dear, dear A.;
first of all let me congratulate you on taking the initiative to reach out about this challenge in your mothering life. it takes a LOT of guts to speak openly about what troubles us most.
secondly i have to really, REALLY commend you, like i would like to give you a trophy, for staying committed to nursing and breastmilk only; without a doubt it's by far the BEST THING you can do for your child, and you've been doing it! especially in a very medicalized atmosphere, mothers are really subverted and diverted from the profound benefits of breastfeeding, and it's just fantastic that you have stuck with it.
i'm sorry that it sounds like you haven't been aware of La Leche League Intl; if you have, then i'm sure you've exhausted thier information and ideas. but if you haven't, it's not too late to look for this organization on the web easily by googling it, and going to your local chapter meeting or calling the chapter leader for your area. these are the best, most up to date informed people on infant nutrition and nursing. even now well into your child's second year they can still help.
i do not have experience with what you are dealing with, and you are, very obviously, smart, sophisticated and resourceful, but i'll throw out a couple of ideas to you for the hell of it.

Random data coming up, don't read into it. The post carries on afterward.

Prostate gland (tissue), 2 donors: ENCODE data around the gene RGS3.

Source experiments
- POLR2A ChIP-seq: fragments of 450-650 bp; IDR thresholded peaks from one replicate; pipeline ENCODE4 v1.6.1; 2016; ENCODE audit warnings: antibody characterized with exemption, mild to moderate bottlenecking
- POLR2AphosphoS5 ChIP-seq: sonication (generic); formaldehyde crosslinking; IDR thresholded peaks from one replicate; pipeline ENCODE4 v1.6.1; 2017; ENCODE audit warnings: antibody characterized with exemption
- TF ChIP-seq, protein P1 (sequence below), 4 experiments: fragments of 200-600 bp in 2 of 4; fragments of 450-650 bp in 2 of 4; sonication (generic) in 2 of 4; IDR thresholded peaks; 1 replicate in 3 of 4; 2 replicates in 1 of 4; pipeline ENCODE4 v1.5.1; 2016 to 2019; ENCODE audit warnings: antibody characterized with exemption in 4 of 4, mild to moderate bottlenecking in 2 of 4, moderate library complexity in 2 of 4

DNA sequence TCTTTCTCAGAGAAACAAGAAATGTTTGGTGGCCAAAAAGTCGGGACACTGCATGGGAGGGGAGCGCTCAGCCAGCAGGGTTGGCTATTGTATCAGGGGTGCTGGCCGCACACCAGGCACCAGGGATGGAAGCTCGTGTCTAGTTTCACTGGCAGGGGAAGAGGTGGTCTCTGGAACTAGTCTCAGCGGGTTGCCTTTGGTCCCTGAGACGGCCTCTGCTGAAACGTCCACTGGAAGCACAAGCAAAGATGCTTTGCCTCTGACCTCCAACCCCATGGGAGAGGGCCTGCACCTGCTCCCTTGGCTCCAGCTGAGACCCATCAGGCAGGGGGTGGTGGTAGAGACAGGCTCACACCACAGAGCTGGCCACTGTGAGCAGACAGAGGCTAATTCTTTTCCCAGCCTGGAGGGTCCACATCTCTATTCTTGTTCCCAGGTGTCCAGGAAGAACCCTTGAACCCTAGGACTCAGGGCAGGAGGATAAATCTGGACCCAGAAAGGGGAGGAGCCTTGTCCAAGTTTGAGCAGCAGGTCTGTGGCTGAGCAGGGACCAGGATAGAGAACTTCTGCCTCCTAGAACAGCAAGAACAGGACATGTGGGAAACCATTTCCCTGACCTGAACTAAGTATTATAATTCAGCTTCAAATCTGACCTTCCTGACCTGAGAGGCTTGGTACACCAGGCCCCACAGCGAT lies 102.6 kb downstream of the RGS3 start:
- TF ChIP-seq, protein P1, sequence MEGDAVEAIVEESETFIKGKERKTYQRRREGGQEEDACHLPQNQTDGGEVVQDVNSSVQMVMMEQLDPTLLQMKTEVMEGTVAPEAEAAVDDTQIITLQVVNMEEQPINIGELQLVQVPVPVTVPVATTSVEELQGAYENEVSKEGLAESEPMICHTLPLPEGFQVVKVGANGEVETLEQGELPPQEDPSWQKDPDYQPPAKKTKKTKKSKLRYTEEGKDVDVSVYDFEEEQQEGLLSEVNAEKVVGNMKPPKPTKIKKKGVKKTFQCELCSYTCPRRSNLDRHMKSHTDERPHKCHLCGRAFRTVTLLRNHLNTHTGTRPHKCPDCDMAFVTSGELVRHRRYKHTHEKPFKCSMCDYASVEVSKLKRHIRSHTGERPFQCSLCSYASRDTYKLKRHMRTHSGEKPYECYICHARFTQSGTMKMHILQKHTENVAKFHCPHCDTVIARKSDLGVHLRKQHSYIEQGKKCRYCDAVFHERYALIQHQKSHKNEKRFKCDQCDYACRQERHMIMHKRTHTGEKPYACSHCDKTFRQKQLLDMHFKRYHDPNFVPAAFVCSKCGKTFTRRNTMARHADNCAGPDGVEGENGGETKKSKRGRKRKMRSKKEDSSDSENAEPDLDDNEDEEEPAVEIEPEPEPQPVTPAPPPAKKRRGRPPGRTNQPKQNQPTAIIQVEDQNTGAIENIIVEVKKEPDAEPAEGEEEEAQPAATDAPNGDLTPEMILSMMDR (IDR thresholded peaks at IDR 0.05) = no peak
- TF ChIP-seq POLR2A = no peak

first of all; isn't it possible that you just happen to have a very neatly packaged little person here? some people are tiny! i remember being the big child in the class, always standing in the back row for pictures, having to buy clothes in the preteen and husky department by 11 years old, and being terribly envious of these birdlike little girls that were so delicate and springy! i mean TINY little things that were very clearly bright, healthy, active, normal kids.
maybe one thing you could do is talk to moms you see at the playground with slightly OLDER children; in other words, consider this from the other end; not where your girl should be by now, but where she could be in 4 or 6 years from now. when you're at the playground, look for short, skinny kids and find thier moms, and be frank, be friendly, and go ahead and say,
"Listen, could I ask you a mom question? is your child petite? because my kid is very small and i'm looking for another perspective, beyond the growth chart expectations. what was your experience like?"
or something like that. because you know, we all love to talk about this stuff, and chances are the mom will be delighted to recount for you what her fears were like and how she navigated and survived the situation.
then too, what about putting her in a mommy-n-me class with you? not with any other caregiver, but just with you, so you can really see how she's doing compared to other kids, with other kids, and give yourself a chance to get to know some other moms that you could talk to.
the next thing i would say is, if your child is developing normally in other ways, maybe it's time to take a MEDICAL BREAK. stop with the doctors, just for a while. give yourself a boundary, say, for 3 months, don't go to the doctor to pursue this particular issue at all; only go if your child has something obvious and urgent like a bad cough or fever. just break this cycle of feeling beholden to the doctor all the time. and see what happens, you know, give yourself a chance to breathe and let the anxiety out of this.
laslty, if you haven't already i would say check out Askmoxie.com and Kellymom.com.